4. Persicaria sagittata (Linnaeus) H. Gross, Beih. Bot. Centralbl. 37(2): 113. 1919.
Arrow-leaf tearthumb, arrow-vine, renouée sagittée
Polygonum sagittatum Linnaeus, Sp. Pl. 1: 363. 1753; P. sagittatum var. gracilentum Fernald; Tracaulon sagittatum (Linnaeus) Small; Truellum sagittatum (Linnaeus) Soják
Plants annual, 3-20 dm; roots also often arising from proximal nodes. Stems scandent, ribbed, glabrous; prickles 1-1.5 mm. Leaves: ocrea brownish, cylindric, (3-)5-13 mm, chartaceous, base inflated or not, without prickles, margins oblique, glabrous or ciliate at tip with bristles 0.2-1 mm, surface glabrous; petiole 0.5-4 cm; blade broadly lanceolate to oblong, 2-8.5 × 1-3 cm, base sagittate to cordate, margins entire, ciliate or eciliate, apex obtuse to acute, faces glabrous or densely appressed-pubescent, usually with retrorse prickles along midvein abaxially. Inflorescences capitate or paniclelike, uninterrupted, 5-15 × 4-10 mm; peduncle 10-80 mm, usually glabrous, sometimes with retrorse prickles proximally; ocreolae overlapping, margins eciliate. Pedicels mostly ascending, 1-1.5 mm. Flowers 2-3 per ocreate fascicle; perianth white or greenish white, often tinged pink or red, sometimes entirely pink, glabrous, accrescent, not becoming blue and fleshy in fruit; tepals 5, connate 1/ 1/ 2 their length, broadly elliptic, 3-5 mm, apex obtuse; stamens 8, filaments distinct, free; anthers pink, ovate; styles 3, connate to middle. Achenes included or styles exserted, light or dark brown to black, 3-gonous, 2.5-4 × 1.8-2.5 mm, dull to shiny, smooth to minutely punctate. 2n = 40.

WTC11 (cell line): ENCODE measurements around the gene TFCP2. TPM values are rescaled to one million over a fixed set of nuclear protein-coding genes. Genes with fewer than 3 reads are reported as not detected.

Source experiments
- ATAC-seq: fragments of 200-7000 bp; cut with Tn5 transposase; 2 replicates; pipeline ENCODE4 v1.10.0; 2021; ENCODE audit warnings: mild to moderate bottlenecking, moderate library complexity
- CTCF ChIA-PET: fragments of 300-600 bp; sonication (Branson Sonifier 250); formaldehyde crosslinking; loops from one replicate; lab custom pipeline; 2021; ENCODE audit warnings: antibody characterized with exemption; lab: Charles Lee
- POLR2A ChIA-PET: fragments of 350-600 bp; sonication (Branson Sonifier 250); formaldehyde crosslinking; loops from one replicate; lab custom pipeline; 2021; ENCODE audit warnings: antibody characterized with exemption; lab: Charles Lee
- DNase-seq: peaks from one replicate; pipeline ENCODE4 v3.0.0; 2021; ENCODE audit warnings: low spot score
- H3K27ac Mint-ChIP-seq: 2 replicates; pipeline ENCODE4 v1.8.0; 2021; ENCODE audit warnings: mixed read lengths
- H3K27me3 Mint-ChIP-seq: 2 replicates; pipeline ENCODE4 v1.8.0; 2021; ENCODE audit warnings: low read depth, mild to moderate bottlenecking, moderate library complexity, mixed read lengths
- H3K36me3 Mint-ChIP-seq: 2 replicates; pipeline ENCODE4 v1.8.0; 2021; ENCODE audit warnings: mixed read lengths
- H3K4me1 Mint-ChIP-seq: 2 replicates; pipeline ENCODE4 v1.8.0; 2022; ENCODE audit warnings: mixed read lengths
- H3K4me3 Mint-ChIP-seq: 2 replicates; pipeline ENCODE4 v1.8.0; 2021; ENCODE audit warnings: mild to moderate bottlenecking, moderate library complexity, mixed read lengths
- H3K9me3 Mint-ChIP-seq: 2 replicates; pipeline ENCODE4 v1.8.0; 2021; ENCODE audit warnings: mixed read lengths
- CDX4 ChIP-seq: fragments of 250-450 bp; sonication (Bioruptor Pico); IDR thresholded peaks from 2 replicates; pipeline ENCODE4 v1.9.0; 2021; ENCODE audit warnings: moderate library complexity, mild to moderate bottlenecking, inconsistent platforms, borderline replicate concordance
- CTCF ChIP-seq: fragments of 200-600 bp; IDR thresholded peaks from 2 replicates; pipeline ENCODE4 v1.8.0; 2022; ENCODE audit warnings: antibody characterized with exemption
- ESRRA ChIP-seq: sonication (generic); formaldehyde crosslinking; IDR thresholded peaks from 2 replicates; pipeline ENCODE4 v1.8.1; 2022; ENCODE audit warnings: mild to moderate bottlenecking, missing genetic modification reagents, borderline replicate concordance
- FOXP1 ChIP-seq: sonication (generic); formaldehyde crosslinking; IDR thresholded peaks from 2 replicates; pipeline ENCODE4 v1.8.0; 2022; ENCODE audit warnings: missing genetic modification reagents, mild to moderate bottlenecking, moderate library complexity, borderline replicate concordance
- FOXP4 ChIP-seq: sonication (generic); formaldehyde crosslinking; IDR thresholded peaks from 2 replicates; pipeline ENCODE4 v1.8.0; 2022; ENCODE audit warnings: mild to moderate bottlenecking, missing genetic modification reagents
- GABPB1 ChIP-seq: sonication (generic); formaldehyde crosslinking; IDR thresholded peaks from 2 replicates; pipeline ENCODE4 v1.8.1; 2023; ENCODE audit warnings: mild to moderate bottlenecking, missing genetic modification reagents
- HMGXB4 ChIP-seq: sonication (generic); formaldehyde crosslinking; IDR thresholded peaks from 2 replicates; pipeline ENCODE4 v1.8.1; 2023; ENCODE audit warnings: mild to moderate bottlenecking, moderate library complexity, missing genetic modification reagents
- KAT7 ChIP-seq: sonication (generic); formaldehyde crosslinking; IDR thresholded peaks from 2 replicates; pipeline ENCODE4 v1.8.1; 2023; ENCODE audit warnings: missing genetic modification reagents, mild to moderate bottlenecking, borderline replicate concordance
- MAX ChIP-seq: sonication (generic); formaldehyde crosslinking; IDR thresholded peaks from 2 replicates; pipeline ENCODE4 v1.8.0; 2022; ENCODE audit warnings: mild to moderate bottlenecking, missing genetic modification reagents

Flowering Jun-Oct. Moist shaded sites, meadows, pastures, fens, swamps, shorelines of ponds and streams; 0-1000 m; Man., N.B., Nfld. and Labr. (Nfld.), N.S., Ont., P.E.I., Que.; Ala., Ark., Colo., Conn., Del., D.C., Fla., Ga., Ill., Ind., Iowa, Kans., Ky., La., Maine, Md., Mass., Mich., Minn., Miss., Mo., Nebr., N.H., N.J., N.Y., N.C., N.Dak., Ohio, Okla., Pa., R.I., S.C., S.Dak., Tenn., Tex., Vt., Va., W.Va., Wis.; e Asia.
Persicaria sagittata is an extremely variable species. Achene and leaf characters have been used by some authors to separate North American and Asian populations, but these characters show weak geographic variation (C. W. Park 1988).